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Terirem and types of chant (monody/poliphony)

Bizzlebin

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Nobody is arguing about the definition of an octave. Everybody agrees that an octave (or more precisely, a perfect octave) is the interval obtained by halving the length of string on a monochord or by doubling the fundamental frequency of a sound. I question your assertion that one can universally generalize octave equivalence. You claim that the modes of ancient Greek music are octave-aware (though I'm not sure what that means), but the systema teleion of classical Greek music encompassed two octaves so that all the modes could fit within it. If the Ancient Greeks had the concept of octave equivalence as we understand it today, the systema teleion would have been an unnecessary construction.
The systema teleion is evidence of their compository technique and probably philosophy, but the inclusion of the diazeuxis shows that even they realized there were issues with harmony if their system was used as-is. In any case, what we'd need is not just evidence that they used the systema teleion generally, but that it was used for harmony, that the harmonies between octaves and other notes was considered equivalent, and that this usage was accepted ecclesially. Is there evidence of any of those 3 links in the logical chain?

The "Byzantine names of the notes" you mention are the parallage according to the new method, created in 1814. The original diatonic system of parallage had but four notes, each with a name corresponding to an ascent to that note and another name corresponding to descending to that note (as I described in my previous post). Furthermore, even though the parallage of the new method is constructed on an octave basis, the underlying tuning does not work on an octave basis. For example, in plagal first mode, the interval between vou (the second scale degree) and high vou' (the 9th scale degree) is typically larger than an octave, because the interval between pa-vou is a lesser tone (ἐλάσσων τόνος), but the interval between high pa and high vou is usually rendered as a greater tone (μείζων τόνος) in order to preserve the perfect fifth between ke and high vou. The chromatic genus (which is probably a late-medieval introduction into Byzantine Music), takes this to the extreme so that no notes are a perfect octave apart (all are either a diminished or augmented octave apart), but all notes have a note which is a perfect fifth above and a perfect fifth below.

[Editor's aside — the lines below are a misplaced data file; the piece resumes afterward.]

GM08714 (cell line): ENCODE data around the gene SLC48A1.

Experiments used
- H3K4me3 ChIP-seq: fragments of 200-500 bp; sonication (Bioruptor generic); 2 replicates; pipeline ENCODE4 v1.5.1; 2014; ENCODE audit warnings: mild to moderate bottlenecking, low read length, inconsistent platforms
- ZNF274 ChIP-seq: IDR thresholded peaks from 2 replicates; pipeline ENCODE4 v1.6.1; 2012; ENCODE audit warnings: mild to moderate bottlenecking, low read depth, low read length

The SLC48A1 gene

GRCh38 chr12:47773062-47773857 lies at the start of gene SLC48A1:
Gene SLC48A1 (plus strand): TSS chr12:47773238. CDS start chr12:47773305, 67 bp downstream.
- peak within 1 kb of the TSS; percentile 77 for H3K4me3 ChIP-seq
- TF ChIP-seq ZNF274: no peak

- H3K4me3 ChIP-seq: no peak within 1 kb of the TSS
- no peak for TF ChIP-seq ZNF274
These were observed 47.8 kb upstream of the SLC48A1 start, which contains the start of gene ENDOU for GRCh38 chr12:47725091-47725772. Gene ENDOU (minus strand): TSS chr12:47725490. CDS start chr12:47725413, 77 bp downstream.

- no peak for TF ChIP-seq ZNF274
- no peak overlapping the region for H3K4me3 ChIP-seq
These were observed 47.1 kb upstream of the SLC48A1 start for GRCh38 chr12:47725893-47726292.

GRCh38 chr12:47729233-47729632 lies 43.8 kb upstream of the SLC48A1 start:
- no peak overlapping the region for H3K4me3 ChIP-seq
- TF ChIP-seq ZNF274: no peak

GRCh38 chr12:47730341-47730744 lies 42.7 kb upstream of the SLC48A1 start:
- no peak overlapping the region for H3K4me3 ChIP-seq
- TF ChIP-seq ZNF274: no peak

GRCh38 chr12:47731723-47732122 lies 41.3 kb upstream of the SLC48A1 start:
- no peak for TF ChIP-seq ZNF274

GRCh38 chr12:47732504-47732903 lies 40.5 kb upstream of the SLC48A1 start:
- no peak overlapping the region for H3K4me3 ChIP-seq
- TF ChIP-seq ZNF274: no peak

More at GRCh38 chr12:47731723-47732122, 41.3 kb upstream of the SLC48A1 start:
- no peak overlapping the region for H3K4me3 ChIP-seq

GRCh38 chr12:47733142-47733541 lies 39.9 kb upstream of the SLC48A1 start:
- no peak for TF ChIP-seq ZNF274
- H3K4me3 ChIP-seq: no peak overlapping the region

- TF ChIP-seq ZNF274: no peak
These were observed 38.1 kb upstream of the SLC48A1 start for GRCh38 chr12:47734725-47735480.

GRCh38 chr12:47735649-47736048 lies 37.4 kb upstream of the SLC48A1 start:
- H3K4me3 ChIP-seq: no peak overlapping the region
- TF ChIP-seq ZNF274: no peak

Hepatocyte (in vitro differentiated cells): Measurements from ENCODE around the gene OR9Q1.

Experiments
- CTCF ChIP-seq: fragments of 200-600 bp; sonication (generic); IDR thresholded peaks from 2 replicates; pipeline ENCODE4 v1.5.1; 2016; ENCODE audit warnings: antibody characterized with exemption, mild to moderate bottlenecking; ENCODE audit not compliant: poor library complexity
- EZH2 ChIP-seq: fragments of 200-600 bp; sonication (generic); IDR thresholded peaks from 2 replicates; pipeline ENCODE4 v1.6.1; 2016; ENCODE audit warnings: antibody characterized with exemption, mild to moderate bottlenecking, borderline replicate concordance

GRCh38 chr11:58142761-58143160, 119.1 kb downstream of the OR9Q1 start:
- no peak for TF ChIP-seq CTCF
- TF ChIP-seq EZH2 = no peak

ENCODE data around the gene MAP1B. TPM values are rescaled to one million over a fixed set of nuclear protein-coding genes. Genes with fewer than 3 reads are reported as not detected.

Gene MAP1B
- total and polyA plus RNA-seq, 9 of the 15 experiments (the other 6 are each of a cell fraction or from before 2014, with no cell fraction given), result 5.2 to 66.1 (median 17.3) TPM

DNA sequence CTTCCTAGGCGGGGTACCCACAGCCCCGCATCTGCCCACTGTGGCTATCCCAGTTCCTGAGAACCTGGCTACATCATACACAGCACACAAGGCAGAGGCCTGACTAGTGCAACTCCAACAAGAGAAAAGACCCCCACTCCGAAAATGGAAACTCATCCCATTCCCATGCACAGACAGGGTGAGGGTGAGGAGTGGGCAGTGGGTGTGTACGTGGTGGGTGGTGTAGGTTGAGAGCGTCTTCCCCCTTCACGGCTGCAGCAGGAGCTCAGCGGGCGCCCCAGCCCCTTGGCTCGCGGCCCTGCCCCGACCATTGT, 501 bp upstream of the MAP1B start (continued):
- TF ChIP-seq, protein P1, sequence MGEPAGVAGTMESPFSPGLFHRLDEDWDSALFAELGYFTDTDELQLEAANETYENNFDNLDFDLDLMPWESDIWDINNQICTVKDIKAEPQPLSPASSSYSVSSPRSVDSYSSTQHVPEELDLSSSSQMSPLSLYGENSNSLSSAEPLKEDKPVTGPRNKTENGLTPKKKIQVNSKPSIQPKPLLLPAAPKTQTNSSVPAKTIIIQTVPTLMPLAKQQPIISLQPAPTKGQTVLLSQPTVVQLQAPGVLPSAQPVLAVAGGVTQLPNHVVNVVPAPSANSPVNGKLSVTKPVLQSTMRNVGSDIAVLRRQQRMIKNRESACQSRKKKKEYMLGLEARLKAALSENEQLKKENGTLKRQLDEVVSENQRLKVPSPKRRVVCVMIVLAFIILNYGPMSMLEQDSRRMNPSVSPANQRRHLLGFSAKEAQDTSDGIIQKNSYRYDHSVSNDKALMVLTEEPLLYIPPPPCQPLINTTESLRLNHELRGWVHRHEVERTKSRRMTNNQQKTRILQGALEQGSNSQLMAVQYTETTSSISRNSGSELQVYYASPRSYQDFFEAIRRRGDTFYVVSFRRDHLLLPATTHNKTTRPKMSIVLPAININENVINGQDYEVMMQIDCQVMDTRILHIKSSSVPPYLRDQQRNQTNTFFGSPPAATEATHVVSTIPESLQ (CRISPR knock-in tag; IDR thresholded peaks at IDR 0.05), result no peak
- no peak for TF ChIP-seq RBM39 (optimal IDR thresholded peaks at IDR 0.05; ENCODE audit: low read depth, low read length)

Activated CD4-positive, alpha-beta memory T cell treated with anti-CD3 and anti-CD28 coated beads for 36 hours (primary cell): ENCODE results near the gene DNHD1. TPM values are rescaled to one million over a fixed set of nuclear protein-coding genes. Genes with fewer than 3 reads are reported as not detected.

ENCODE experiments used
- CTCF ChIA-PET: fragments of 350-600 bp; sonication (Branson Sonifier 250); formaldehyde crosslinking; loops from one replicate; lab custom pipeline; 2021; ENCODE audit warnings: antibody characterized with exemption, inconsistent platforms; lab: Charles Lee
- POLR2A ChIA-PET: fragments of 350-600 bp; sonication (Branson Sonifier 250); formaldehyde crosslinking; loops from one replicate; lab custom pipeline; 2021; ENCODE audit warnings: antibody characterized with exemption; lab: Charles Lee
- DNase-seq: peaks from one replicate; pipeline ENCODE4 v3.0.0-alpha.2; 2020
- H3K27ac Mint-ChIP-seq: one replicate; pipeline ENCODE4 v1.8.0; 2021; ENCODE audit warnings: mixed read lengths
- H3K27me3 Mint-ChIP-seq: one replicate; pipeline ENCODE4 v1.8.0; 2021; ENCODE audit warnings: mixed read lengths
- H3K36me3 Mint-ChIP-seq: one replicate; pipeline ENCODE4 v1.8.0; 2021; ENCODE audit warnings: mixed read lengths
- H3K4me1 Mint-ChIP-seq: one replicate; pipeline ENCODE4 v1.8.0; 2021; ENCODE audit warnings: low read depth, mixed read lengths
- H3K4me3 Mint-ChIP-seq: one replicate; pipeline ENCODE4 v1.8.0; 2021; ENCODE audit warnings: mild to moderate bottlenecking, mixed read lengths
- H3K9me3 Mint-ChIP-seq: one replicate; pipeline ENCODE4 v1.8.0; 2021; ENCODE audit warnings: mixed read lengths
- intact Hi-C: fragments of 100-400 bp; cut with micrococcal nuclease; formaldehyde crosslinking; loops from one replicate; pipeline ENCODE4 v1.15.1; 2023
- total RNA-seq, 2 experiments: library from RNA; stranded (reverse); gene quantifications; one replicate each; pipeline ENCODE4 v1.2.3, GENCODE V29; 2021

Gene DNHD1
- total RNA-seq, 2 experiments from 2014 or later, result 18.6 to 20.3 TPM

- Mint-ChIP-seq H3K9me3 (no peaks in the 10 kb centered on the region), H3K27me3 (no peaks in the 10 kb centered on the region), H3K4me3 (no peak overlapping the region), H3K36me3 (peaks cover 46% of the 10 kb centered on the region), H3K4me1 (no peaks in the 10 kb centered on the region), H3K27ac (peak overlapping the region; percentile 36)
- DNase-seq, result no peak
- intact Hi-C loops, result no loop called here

Thanks for the info about the date of the solmization. It is not surprising that the change to chromatic is a late one, meaning that clear octaves were present in the earlier music.
 

Cavaradossi

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The systema teleion is evidence of their compository technique and probably philosophy, but the inclusion of the diazeuxis shows that even they realized there were issues with harmony if their system was used as-is. In any case, what we'd need is not just evidence that they used the systema teleion generally, but that it was used for harmony, that the harmonies between octaves and other notes was considered equivalent, and that this usage was accepted ecclesially. Is there evidence of any of those 3 links in the logical chain?
I am not arguing that the suitability of polyphony for worship can be demonstrated by the music of the Ancient Greeks. The original point of contention here was that you have assumed octave equivalence is a universal feature of music (so that you can except men and women singing together at the octave from being polyphony sensu lato), and I do not accept this premise. The systema teleion was being presented as evidence against the universality octave equivalence, for the Ancient Greeks did not have repeating note names at the octave.

Thanks for the info about the date of the solmization. It is not surprising that the change to chromatic is a late one, meaning that clear octaves were present in the earlier music.
That does not at all follow. The first example I gave of non-equivalence at the octave was not in the chromatic genus but in the diatonic genus, which has been present throughout the entire history of ecclesiastical music. If one takes just intonation as the basis for the tuning of the diatonic scale (as is described in some theoretical treatises) the intervals are the greater tone (μείζων τόνος), which is identical in size with the Pythagorean τόνος, being a ratio of 8:9, the lesser tone (ἐλάσσων τόνος), being defined as a ratio of 9:10, and the least tone (ἐλάχιστος τόνος) which is defined as a ratio of 15:16. The the interval between ananes and neanes is a lesser tone, between neanes and nana a least tone, between nana and agia a greater tone, and between agia and ananes a greater tone. Thus when we go from neanes up seven notes, we ascend least, greater, greater, lesser, least, greater, greater, ending on ananes. Expressed mathematically, that is (15/16)*(8/9)*(8/9)*(9/10)*(15/16)*(8/9)*(8/9) = 40/81, which is wider than the octave by one syntonic comma (a ratio of 80:81). From nana, we ascend greater, greater, lesser, least, greater, greater, lesser, ending on neanes, which yields a ratio of 64:135, which exceeds the octave by a greater tone less a least tone, an interval which is about the size of an equal tempered semitone (being just 8 cents narrower).
 
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